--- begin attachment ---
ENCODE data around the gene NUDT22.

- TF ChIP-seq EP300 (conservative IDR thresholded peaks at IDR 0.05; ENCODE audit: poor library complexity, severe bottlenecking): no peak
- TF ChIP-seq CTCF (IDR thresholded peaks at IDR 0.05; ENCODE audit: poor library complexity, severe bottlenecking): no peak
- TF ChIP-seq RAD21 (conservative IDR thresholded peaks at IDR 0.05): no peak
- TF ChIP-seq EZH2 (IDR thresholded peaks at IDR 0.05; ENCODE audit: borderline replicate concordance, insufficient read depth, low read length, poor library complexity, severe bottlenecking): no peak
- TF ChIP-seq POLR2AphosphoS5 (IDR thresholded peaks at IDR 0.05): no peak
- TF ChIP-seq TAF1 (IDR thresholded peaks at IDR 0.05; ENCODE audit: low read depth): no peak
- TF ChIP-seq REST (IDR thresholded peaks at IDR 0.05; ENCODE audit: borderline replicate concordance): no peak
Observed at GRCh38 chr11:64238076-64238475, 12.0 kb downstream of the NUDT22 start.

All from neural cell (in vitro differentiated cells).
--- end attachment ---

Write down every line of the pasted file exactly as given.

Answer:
ENCODE data around the gene NUDT22.

- TF ChIP-seq EP300 (conservative IDR thresholded peaks at IDR 0.05; ENCODE audit: poor library complexity, severe bottlenecking): no peak
- TF ChIP-seq CTCF (IDR thresholded peaks at IDR 0.05; ENCODE audit: poor library complexity, severe bottlenecking): no peak
- TF ChIP-seq RAD21 (conservative IDR thresholded peaks at IDR 0.05): no peak
- TF ChIP-seq EZH2 (IDR thresholded peaks at IDR 0.05; ENCODE audit: borderline replicate concordance, insufficient read depth, low read length, poor library complexity, severe bottlenecking): no peak
- TF ChIP-seq POLR2AphosphoS5 (IDR thresholded peaks at IDR 0.05): no peak
- TF ChIP-seq TAF1 (IDR thresholded peaks at IDR 0.05; ENCODE audit: low read depth): no peak
- TF ChIP-seq REST (IDR thresholded peaks at IDR 0.05; ENCODE audit: borderline replicate concordance): no peak
Observed at GRCh38 chr11:64238076-64238475, 12.0 kb downstream of the NUDT22 start.

All from neural cell (in vitro differentiated cells).